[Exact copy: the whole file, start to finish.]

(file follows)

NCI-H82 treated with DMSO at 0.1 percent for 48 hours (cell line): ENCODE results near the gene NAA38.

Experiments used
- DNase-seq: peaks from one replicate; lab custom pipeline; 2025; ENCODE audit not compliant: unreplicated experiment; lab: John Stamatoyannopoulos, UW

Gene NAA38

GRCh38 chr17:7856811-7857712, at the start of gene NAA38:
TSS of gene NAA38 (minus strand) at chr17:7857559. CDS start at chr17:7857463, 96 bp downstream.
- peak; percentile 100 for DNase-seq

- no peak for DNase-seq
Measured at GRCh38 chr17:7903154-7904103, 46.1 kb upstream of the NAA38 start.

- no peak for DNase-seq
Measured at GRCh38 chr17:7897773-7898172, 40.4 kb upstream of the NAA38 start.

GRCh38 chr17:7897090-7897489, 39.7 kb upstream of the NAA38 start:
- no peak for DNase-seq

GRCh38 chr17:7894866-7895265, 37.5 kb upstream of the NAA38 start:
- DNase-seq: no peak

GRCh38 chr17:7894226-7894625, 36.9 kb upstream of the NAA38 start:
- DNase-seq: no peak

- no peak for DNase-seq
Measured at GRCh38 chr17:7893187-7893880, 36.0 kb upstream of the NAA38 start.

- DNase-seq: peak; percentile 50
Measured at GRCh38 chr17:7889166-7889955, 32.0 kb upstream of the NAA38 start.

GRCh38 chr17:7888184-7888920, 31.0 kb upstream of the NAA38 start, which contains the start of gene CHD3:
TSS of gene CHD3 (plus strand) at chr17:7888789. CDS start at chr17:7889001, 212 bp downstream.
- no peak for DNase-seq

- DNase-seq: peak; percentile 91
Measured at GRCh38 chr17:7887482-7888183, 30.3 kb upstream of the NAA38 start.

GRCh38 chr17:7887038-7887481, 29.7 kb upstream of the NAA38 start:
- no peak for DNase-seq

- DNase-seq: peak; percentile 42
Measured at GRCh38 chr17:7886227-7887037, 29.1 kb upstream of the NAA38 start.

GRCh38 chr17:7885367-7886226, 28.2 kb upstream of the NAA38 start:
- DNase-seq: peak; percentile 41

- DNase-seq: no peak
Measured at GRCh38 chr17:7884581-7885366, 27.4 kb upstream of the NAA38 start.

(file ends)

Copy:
NCI-H82 treated with DMSO at 0.1 percent for 48 hours (cell line): ENCODE results near the gene NAA38.

Experiments used
- DNase-seq: peaks from one replicate; lab custom pipeline; 2025; ENCODE audit not compliant: unreplicated experiment; lab: John Stamatoyannopoulos, UW

Gene NAA38

GRCh38 chr17:7856811-7857712, at the start of gene NAA38:
TSS of gene NAA38 (minus strand) at chr17:7857559. CDS start at chr17:7857463, 96 bp downstream.
- peak; percentile 100 for DNase-seq

- no peak for DNase-seq
Measured at GRCh38 chr17:7903154-7904103, 46.1 kb upstream of the NAA38 start.

- no peak for DNase-seq
Measured at GRCh38 chr17:7897773-7898172, 40.4 kb upstream of the NAA38 start.

GRCh38 chr17:7897090-7897489, 39.7 kb upstream of the NAA38 start:
- no peak for DNase-seq

GRCh38 chr17:7894866-7895265, 37.5 kb upstream of the NAA38 start:
- DNase-seq: no peak

GRCh38 chr17:7894226-7894625, 36.9 kb upstream of the NAA38 start:
- DNase-seq: no peak

- no peak for DNase-seq
Measured at GRCh38 chr17:7893187-7893880, 36.0 kb upstream of the NAA38 start.

- DNase-seq: peak; percentile 50
Measured at GRCh38 chr17:7889166-7889955, 32.0 kb upstream of the NAA38 start.

GRCh38 chr17:7888184-7888920, 31.0 kb upstream of the NAA38 start, which contains the start of gene CHD3:
TSS of gene CHD3 (plus strand) at chr17:7888789. CDS start at chr17:7889001, 212 bp downstream.
- no peak for DNase-seq

- DNase-seq: peak; percentile 91
Measured at GRCh38 chr17:7887482-7888183, 30.3 kb upstream of the NAA38 start.

GRCh38 chr17:7887038-7887481, 29.7 kb upstream of the NAA38 start:
- no peak for DNase-seq

- DNase-seq: peak; percentile 42
Measured at GRCh38 chr17:7886227-7887037, 29.1 kb upstream of the NAA38 start.

GRCh38 chr17:7885367-7886226, 28.2 kb upstream of the NAA38 start:
- DNase-seq: peak; percentile 41

- DNase-seq: no peak
Measured at GRCh38 chr17:7884581-7885366, 27.4 kb upstream of the NAA38 start.